There are many advantages to giving kids chores to do around the house. While it can often be easier to just do the household chores yourself -- especially when it takes five times as long to explain to your 5-year-old what needs to get done, and then supervise her while she does it -- the fact is that helping out with everyday tasks is important for your child’s development.
Why Giving Kids Chores Can Be Good for Them
The small tasks your 5-year-old can do around the house may not seem like much, but they can teach your child valuable lessons that will last into his preteen years and beyond. By the time your grade-schooler is 9 or 10-years-old, he can make significant contributions to household tasks. Some examples of the ways chores can benefit kids:
- Giving kids chores can build self-esteem. Getting a chore done and doing it well can give your child a major sense of accomplishment. My 7-year-old vacuums and cleans the floor every weekend with a microfiber cloth. He sometimes grumbles when he’s not in the mood to do work, but he usually gets into it once he gets started. And the look of satisfaction he gets on his face when he wrangles piles of dust bunnies: Priceless.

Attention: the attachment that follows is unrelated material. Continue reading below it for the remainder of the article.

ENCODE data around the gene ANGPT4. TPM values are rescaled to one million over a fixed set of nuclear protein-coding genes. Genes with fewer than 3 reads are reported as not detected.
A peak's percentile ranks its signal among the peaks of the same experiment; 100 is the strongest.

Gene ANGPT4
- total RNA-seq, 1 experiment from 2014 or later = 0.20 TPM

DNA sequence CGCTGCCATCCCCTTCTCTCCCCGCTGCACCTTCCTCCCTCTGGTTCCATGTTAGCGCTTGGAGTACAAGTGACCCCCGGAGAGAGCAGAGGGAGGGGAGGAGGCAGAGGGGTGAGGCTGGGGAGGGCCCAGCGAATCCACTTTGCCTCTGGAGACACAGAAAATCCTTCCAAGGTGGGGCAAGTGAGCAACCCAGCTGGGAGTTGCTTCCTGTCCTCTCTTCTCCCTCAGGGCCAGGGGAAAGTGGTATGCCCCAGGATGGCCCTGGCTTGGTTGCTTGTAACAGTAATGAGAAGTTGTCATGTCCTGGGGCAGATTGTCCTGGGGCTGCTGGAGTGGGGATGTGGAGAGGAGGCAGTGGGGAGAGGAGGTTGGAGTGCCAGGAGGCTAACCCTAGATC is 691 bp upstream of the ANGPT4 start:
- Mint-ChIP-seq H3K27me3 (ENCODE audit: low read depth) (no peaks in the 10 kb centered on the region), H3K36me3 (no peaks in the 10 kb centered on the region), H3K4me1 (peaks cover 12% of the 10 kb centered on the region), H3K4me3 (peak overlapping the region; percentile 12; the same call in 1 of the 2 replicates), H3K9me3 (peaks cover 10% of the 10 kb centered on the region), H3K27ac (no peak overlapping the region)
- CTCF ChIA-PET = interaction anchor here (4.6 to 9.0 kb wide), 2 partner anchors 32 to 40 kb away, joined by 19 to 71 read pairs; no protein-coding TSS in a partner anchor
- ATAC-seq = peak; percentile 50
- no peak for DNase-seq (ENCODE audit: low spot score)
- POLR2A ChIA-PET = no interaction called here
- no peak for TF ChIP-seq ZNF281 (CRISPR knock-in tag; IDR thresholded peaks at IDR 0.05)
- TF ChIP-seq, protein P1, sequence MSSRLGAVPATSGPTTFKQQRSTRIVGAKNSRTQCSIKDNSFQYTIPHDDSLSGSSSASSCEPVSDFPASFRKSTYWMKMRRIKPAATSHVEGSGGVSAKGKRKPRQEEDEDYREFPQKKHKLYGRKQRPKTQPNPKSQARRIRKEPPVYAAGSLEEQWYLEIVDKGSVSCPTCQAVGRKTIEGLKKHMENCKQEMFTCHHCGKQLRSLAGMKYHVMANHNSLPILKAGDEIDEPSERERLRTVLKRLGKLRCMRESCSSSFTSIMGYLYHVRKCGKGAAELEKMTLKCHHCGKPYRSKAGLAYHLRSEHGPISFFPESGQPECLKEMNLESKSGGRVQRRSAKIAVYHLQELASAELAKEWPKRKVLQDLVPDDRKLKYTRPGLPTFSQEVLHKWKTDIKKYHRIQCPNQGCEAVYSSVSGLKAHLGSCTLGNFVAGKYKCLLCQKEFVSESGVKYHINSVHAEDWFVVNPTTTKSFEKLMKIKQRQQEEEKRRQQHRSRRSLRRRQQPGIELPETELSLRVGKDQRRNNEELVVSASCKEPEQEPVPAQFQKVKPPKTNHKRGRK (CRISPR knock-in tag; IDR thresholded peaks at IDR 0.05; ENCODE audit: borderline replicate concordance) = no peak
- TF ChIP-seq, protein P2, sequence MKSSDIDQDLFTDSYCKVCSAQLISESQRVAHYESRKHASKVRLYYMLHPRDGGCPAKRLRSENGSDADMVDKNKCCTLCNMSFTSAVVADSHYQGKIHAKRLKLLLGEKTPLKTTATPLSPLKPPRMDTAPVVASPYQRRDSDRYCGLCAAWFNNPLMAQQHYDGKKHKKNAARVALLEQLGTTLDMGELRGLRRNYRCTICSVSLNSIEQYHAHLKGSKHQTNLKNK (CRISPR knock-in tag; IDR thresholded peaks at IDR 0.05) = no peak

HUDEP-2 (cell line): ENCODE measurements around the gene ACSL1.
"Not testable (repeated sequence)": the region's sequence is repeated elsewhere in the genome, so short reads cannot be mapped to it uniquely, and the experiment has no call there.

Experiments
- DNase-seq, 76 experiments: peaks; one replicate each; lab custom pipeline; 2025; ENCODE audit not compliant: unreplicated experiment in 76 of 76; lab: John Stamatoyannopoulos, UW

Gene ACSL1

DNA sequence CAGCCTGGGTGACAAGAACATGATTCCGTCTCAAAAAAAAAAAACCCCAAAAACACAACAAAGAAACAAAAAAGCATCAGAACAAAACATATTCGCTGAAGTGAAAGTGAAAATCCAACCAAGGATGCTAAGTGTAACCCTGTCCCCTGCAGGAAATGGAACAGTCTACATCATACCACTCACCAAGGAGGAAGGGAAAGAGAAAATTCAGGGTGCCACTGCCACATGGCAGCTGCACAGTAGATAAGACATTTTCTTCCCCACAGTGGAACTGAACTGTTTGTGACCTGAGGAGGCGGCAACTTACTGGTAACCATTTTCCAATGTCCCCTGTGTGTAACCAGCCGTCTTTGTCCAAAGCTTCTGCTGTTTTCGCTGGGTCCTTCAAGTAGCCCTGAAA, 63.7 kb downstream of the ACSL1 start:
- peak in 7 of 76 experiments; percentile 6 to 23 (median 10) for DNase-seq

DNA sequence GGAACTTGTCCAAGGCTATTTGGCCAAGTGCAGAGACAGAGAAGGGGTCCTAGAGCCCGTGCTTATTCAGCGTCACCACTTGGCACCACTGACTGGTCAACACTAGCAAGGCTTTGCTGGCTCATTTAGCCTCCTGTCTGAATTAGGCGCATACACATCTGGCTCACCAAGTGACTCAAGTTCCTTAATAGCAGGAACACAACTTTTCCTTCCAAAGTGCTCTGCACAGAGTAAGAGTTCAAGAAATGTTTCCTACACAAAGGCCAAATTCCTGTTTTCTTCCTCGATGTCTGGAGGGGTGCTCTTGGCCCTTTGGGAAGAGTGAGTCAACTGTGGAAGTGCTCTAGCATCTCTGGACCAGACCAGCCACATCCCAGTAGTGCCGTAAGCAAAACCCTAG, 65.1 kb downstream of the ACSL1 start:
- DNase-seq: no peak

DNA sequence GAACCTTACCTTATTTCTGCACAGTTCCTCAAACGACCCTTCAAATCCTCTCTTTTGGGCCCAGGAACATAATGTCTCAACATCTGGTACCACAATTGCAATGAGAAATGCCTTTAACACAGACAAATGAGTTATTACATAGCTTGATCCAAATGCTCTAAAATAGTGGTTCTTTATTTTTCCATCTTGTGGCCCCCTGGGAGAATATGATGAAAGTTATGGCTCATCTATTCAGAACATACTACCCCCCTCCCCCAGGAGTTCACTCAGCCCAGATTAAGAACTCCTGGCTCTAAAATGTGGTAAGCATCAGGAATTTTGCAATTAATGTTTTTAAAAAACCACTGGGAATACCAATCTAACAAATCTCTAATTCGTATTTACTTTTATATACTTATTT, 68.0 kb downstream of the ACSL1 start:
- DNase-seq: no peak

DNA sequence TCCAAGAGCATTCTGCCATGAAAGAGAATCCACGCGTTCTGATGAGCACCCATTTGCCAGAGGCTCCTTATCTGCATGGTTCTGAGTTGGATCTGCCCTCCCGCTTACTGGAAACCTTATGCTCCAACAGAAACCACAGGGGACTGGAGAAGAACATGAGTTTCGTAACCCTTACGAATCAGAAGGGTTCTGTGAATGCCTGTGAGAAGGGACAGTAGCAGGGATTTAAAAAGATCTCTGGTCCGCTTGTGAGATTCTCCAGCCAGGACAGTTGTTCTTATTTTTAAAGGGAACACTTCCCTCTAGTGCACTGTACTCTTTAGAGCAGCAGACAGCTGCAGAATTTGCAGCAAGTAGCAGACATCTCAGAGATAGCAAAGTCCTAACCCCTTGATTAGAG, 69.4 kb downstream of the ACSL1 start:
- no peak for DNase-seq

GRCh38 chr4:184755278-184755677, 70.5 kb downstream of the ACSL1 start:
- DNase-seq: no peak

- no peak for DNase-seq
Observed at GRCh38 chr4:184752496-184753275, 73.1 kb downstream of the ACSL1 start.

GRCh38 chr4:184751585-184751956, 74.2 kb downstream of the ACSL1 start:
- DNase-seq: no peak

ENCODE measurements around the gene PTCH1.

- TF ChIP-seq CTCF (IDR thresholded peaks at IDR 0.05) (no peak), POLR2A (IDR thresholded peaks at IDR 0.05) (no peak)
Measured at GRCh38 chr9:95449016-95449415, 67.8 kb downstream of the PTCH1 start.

- Giving kids chores can teach the importance of completing an assigned job. This will become more useful as your child gets older and has more responsibilities at school and at home.
- Giving kids chores can emphasize the value of keeping things clean and organized. It’s easier to find things -- and think clearly -- when your environment is less cluttered.
- Giving kids chores can set a pattern of helping around the house. Once you get your child into the household chore habit, it’ll become a part of his life that will continue into the teen years and beyond.
- Giving kids chores can give him a sense of being part of the household "team." When my son asks why he has to do a chore, I explain that he’s a part of the family, and everyone in the family must do his share. By giving him the "we’re all in this together" way of looking at things, he is more likely to see his work as part of something bigger. He’s also less likely to see household chores as something he’s being singled out and forced to do since everyone is working together.